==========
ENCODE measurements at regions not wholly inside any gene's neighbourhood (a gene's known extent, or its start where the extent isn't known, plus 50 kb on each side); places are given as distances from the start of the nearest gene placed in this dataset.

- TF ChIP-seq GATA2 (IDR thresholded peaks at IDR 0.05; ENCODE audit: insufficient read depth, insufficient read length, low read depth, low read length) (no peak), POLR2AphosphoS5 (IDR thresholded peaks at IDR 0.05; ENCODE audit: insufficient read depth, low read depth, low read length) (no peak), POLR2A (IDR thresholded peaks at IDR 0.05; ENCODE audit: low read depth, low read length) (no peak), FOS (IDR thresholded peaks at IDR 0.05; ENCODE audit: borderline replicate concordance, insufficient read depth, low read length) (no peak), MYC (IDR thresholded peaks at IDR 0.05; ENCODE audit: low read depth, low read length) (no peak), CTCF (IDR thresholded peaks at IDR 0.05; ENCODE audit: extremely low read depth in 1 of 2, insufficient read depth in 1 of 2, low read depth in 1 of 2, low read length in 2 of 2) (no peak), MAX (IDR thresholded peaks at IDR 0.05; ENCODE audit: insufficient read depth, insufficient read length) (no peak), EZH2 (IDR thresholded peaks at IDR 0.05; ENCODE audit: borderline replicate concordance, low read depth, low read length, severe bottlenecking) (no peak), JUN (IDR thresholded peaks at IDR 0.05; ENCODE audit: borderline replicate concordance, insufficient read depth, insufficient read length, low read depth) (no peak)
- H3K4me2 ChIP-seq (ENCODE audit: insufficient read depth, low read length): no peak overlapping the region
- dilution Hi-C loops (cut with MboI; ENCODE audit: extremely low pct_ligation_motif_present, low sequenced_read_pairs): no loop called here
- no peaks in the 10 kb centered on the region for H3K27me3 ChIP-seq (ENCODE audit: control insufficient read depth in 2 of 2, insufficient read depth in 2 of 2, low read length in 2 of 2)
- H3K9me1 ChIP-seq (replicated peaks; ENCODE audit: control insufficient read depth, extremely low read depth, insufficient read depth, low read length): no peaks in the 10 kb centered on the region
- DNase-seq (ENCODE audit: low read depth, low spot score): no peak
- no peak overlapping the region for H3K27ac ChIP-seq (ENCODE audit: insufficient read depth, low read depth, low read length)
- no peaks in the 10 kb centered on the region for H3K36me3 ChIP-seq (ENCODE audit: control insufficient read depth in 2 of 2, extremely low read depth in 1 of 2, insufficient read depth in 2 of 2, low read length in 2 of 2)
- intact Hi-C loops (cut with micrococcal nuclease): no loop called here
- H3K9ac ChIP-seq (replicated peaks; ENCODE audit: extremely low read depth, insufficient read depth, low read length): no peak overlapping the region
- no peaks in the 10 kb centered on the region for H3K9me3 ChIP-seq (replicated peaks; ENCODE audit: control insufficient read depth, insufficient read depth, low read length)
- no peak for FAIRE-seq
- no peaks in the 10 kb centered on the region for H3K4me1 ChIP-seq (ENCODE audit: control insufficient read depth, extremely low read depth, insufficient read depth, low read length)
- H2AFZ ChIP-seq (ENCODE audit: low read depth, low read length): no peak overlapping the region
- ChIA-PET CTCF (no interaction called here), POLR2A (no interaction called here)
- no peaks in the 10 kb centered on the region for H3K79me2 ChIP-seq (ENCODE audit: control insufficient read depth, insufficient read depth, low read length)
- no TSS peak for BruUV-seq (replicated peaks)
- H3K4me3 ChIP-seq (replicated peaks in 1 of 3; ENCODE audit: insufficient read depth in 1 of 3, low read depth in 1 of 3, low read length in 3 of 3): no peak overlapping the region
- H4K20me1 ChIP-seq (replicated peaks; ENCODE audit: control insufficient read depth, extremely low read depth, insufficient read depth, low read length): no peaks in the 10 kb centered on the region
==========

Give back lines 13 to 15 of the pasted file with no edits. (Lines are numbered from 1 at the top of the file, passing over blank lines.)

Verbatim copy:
- no peak for FAIRE-seq
- no peaks in the 10 kb centered on the region for H3K4me1 ChIP-seq (ENCODE audit: control insufficient read depth, extremely low read depth, insufficient read depth, low read length)
- H2AFZ ChIP-seq (ENCODE audit: low read depth, low read length): no peak overlapping the region